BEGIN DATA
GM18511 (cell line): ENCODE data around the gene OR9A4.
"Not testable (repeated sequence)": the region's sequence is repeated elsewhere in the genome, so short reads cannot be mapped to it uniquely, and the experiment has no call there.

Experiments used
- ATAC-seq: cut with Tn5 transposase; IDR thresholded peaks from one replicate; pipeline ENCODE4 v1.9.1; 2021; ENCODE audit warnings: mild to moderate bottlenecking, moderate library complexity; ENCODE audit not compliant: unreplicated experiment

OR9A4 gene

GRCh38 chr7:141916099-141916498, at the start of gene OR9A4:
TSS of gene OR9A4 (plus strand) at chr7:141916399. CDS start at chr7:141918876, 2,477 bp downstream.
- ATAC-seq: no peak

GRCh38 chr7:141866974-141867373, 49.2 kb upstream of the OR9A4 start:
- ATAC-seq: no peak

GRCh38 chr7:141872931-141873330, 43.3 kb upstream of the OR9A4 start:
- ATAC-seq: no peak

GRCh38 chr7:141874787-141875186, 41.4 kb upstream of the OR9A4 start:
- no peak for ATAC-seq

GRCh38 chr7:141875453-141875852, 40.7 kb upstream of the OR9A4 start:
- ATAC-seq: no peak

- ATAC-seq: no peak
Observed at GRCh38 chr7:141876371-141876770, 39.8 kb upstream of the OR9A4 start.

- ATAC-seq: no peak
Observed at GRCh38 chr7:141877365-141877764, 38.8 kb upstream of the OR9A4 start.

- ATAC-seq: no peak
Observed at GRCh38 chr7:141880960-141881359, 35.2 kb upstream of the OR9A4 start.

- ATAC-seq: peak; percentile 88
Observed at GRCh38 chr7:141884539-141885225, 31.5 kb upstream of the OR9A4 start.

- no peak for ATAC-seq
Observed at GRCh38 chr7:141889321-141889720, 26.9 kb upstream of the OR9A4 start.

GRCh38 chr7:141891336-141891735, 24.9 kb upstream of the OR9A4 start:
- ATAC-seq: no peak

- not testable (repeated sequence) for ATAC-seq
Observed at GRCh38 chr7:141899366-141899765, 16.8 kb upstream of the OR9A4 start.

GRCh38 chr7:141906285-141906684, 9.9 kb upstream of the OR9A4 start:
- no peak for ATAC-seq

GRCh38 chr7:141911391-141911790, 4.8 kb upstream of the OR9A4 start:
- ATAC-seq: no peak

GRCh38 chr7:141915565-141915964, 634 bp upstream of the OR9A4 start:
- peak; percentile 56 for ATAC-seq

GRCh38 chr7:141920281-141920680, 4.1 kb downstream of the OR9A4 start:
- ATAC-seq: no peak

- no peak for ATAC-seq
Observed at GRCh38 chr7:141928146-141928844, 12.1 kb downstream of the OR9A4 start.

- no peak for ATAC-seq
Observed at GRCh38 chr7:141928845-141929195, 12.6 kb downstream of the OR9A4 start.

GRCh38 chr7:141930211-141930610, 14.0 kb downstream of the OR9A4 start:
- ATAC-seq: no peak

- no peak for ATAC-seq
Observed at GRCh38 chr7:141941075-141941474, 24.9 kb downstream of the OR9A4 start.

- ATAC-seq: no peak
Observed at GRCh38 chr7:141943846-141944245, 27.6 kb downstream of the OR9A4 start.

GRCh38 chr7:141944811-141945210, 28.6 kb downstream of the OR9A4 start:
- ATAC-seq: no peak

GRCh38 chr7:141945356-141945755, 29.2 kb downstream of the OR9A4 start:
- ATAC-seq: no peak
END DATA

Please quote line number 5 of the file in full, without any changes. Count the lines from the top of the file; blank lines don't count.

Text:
OR9A4 gene